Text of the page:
SEC investigating secondary market conflicts

Ronny Kerr · February 23, 2011 · Short URL:

Facebook, Groupon, Twitter, Zynga--kids on the block causing trouble before going public

I guarantee there is more than one person that saw this one coming.
The Securities and Exchanges Commission has opened an investigation into whether there are conflicts of interest in the unregulated secondary market, which has shot into prominence over the last year for originating what seem wildly high valuations for private companies like Facebook and Twitter. While the steep valuations are not necessarily problematic in of themselves, the absence of financial data about the companies indicates that those valuations could be skewed or misinterpreted.
This new investigation is related to one initiated by the SEC at the end of 2010, when Facebook and Goldman Sachs created a special investment vehicle to allow multiple partners invest in the social network under one head. That ended up being a $1.5 billion round for Facebook.
Through secondary market services like SecondMarket and SharesPost, buyers and sellers can trade in a variety of unregulated markets, including limited partnership interests, mortgage backed securities and private company stock. It’s the last listed there--private company stock--that has sparked the SEC inquiry, however.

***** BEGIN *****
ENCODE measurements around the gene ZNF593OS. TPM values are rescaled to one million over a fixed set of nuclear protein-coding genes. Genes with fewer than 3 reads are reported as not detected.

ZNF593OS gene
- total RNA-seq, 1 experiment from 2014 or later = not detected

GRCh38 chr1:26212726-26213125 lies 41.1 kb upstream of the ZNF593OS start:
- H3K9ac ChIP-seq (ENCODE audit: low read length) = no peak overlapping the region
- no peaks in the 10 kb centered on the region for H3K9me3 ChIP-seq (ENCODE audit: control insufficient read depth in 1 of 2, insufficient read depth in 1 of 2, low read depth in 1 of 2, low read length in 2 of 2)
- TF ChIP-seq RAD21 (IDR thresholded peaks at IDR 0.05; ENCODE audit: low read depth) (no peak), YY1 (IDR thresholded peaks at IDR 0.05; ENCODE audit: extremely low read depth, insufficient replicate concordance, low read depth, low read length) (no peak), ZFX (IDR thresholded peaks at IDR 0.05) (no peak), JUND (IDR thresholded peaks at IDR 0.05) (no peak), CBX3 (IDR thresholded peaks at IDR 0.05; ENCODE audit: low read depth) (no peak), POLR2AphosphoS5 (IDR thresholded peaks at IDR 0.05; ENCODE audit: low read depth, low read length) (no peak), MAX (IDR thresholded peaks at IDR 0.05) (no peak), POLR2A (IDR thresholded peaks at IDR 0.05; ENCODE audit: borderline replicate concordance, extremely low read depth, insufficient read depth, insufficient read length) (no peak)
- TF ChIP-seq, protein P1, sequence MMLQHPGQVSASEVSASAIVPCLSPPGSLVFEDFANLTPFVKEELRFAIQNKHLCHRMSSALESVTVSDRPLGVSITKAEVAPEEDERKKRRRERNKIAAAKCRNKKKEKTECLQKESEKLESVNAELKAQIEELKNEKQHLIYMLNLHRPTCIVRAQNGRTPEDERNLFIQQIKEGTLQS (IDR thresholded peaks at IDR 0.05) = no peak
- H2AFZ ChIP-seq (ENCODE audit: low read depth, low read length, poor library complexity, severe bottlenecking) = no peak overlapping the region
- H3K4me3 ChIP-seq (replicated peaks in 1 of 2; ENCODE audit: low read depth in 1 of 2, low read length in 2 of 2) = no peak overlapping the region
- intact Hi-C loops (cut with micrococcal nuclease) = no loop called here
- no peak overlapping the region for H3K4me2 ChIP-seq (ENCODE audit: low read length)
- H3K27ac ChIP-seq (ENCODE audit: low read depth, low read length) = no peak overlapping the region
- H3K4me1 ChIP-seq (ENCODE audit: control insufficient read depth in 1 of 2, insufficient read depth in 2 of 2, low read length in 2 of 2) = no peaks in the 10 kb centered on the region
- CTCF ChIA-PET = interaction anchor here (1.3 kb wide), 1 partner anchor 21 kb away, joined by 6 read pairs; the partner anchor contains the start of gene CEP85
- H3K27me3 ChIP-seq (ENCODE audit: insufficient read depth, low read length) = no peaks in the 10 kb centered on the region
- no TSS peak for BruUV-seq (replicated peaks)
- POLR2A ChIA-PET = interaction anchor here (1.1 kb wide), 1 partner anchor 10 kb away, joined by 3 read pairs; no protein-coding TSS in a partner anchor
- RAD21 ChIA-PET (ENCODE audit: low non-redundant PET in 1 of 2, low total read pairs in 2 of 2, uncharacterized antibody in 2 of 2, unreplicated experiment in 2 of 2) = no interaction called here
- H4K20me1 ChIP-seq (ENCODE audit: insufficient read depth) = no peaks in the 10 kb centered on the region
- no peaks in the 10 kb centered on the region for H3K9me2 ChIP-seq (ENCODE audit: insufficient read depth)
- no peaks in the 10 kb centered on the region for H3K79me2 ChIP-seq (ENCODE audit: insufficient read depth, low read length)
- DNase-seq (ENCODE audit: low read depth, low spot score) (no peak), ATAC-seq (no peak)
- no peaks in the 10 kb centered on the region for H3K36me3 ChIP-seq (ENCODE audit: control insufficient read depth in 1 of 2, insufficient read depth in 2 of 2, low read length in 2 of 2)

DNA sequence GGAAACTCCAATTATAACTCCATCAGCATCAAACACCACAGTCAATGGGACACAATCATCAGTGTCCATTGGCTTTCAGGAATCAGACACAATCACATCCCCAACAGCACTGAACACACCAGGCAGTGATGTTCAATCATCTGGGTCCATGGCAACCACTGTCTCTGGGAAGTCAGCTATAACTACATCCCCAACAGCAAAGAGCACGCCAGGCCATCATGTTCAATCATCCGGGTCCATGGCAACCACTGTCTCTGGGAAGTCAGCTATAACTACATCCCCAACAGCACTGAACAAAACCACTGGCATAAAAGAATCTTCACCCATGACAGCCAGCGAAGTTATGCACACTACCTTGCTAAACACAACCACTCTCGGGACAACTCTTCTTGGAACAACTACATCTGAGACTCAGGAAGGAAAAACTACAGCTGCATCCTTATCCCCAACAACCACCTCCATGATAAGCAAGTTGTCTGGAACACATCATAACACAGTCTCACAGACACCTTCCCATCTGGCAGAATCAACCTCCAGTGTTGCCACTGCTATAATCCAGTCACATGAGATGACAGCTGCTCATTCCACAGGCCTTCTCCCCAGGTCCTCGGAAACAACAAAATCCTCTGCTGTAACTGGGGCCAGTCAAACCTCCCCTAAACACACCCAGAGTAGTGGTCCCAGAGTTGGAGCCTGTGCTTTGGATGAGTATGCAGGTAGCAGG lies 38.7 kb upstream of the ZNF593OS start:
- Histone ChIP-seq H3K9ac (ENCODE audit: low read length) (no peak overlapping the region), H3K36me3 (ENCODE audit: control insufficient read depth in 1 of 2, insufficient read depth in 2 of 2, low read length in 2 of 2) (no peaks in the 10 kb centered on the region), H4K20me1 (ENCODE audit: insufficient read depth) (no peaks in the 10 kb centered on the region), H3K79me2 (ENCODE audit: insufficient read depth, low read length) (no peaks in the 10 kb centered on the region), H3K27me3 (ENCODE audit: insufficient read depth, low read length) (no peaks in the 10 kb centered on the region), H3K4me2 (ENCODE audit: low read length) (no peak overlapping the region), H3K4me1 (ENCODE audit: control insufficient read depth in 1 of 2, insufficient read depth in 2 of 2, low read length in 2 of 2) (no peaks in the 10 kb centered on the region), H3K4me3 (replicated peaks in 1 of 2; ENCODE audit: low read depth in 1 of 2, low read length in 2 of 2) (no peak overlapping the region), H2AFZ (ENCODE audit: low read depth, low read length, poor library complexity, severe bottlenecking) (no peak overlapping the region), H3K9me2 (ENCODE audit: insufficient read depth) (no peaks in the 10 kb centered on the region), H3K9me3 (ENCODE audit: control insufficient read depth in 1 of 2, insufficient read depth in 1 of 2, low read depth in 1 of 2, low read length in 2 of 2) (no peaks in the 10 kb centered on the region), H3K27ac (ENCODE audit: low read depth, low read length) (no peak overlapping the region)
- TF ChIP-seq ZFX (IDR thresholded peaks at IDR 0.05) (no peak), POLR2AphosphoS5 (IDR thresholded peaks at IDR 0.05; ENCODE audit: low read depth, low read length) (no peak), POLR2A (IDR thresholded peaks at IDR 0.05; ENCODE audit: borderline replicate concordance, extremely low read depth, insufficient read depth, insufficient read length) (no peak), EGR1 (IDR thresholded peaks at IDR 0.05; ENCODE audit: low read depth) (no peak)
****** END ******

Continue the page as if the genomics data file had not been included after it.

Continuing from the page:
Investors are so hungry to snap up shares of certain private companies that the question of when to expect an initial public offering has been overshadowed the ability to simply buy shares on the secondary market. Facebook, Groupon, Twitter, Zynga--these are just four of the most famous companies expected to have successful IPOs in the next couple years. But who’s waiting?

Not Silicon Valley venture capital firm Andreessen Horowitz, which just two weeks ago bought over $80 million in Twitter stock via the secondary market, the most recent purchase of this kind. It’s the valuations posted that make the biggest noise, however, as evidenced by Facebook’s $60 billion valuation conveyed on the secondary market in mid-December.

Even if the SEC finds no wrongdoing or foul play in its investigations, the fact remains that many people could be taking unwise risks by investing money in companies without the proper knowledge about those companies’ financials. In proper investment rounds, VC firms and angels know all about the state of the new addition to their portfolio. Investing without knowing a company’s potential as a business is ludicrous.

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